National Charity Partnership between Diabetes UK, the British Heart Foundation and Tesco shocked at sugar consumption of teenagers
New figures suggesting that teenagers drink the equivalent of almost a bath full of sugary drinks each year has been met with alarm by the National Charity Partnership, a partnership between Diabetes UK, the British Heart Foundation (BHF) and Tesco.
“Our diets are too high in sugar and the weight gain associated with this increases our risk of conditions such as Type 2 diabetes, heart disease and cancer, “ said Jenna Hall, programme director for the partnership. “We need to help teenagers and their families recognise this and make changes before their diets begin to take a toll on their health.”
Figures released by Cancer Research UK suggest those aged 11 to 18 each drink just over 234 cans of soft drink a year - or one bathtub full.
An unhealthy diet is known to increase the risk of serious conditions including Type 2 diabetes and heart disease. More people than ever are being diagnosed with these serious and potentially life threatening conditions, despite them being largely preventable.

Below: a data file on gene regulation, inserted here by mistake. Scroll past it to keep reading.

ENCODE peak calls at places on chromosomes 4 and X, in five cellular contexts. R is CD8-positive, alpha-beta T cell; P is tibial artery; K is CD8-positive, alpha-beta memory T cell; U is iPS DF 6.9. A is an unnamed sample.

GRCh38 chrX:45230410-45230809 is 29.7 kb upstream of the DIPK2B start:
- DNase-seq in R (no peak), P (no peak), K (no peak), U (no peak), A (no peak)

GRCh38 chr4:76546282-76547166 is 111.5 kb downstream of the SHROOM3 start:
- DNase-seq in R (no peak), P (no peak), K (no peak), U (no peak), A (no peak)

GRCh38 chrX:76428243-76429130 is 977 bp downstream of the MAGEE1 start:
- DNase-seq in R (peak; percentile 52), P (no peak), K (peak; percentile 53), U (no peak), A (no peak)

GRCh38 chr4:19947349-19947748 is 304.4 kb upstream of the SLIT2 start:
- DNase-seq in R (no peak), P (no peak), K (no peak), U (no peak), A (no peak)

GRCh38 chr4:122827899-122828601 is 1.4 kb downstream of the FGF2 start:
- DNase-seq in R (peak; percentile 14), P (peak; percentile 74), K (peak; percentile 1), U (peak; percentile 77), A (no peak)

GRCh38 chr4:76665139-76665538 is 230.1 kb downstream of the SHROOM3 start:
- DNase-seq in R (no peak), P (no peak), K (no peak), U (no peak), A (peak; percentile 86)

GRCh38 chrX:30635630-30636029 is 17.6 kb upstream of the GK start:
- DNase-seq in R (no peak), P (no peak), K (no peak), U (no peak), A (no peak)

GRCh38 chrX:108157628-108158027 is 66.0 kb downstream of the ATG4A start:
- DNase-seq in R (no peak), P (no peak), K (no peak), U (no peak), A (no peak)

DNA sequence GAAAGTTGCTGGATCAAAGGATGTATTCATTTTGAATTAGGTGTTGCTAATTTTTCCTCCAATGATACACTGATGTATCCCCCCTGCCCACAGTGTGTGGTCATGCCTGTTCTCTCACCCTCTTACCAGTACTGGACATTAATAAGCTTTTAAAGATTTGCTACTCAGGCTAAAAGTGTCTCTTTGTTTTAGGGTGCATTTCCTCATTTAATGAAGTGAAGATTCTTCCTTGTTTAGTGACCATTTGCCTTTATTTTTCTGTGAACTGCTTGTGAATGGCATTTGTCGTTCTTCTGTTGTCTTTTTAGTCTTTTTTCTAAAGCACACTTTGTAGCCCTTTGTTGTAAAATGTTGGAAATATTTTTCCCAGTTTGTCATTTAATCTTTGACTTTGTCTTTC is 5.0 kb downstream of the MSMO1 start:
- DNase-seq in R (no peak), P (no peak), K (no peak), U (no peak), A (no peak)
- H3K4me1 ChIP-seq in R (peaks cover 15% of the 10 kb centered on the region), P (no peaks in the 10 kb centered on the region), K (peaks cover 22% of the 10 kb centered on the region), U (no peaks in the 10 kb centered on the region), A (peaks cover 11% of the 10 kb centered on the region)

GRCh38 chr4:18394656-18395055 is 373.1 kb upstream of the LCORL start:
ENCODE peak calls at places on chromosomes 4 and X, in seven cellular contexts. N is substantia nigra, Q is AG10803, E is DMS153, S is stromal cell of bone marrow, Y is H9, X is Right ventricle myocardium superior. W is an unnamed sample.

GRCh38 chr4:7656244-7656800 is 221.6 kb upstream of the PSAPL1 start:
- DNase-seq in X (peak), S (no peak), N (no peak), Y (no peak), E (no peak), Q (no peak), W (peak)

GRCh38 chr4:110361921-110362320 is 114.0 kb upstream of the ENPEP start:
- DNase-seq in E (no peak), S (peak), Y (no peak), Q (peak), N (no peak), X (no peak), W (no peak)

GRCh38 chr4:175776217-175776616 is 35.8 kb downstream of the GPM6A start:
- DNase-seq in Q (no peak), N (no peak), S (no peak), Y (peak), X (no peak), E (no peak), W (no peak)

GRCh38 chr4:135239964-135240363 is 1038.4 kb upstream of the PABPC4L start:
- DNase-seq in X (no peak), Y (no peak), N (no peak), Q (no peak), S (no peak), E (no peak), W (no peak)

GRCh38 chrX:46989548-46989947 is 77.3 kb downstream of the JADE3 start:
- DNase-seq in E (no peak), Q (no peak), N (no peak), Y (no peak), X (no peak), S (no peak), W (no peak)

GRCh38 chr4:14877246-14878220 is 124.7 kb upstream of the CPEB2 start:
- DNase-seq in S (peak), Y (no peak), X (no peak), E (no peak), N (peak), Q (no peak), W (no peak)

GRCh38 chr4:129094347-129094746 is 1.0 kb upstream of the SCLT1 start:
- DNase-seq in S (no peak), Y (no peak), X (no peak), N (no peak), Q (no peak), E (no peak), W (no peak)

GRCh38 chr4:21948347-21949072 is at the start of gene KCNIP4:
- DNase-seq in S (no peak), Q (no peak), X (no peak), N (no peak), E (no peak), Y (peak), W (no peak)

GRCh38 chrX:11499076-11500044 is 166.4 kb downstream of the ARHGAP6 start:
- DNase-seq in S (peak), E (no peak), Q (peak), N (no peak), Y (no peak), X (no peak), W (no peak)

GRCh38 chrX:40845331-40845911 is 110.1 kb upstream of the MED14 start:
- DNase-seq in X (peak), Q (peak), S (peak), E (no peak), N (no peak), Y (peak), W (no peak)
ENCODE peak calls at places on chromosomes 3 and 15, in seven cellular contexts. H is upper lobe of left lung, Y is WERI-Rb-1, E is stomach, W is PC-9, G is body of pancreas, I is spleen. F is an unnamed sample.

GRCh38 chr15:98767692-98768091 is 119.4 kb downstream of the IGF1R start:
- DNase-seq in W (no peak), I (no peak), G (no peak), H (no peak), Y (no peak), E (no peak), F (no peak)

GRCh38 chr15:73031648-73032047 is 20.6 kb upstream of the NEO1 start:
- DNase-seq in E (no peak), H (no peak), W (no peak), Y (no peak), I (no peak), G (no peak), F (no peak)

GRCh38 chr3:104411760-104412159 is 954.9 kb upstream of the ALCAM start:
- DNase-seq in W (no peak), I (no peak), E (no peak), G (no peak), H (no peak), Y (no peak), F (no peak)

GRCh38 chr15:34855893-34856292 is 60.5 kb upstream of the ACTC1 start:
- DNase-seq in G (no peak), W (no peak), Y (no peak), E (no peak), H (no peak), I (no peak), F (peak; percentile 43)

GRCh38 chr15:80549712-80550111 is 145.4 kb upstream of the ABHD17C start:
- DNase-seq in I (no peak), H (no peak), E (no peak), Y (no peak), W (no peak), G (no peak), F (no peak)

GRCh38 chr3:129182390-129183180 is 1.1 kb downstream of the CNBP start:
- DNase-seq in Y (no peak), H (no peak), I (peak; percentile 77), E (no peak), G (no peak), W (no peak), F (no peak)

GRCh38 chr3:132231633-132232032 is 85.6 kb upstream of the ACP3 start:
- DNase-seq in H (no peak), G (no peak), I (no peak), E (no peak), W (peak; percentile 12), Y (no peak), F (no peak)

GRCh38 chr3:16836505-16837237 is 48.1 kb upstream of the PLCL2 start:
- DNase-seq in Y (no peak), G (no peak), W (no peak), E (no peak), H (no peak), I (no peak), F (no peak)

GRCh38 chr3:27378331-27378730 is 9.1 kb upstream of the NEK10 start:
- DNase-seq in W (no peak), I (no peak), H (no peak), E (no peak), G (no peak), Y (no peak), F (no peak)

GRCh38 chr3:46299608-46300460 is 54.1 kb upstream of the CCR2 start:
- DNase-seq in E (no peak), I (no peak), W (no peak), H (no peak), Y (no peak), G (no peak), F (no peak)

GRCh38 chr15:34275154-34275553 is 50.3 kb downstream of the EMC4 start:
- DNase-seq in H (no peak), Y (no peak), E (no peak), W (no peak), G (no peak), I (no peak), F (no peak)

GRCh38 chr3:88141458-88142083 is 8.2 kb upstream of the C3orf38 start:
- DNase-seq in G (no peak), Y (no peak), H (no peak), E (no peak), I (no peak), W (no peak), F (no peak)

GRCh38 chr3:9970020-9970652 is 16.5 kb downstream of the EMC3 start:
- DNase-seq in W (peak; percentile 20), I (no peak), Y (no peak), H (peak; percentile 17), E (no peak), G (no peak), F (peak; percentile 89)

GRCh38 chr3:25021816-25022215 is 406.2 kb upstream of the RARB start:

Through its Let’s Do This campaign, the National Charity Partnership is actively working to tackle the rising rates of Type 2 diabetes and heart and circulatory disease and help people improve their lifestyles.
Ms. Hall continued: “Some progress has been made by both the Government and retailers – such as Tesco cutting sugar levels in its own brand soft drinks – but there is still more we can do. We’re working directly with families to help them eat healthier and improve their overall lifestyle to ultimately prevent further cases of Type 2 diabetes and heart and circulatory disease in the future.”
The new Cancer Research UK data was based on data from the National Diet and Nutrition Survey. It found that adults and young children currently consume twice the maximum recommended amount of added sugar and 11 to 18-year-olds eat and drink three times the recommended limit.
Cancer Research UK estimates that a 20p-per-litre sugar tax could prevent 3.7 million cases of obesity over the next decade.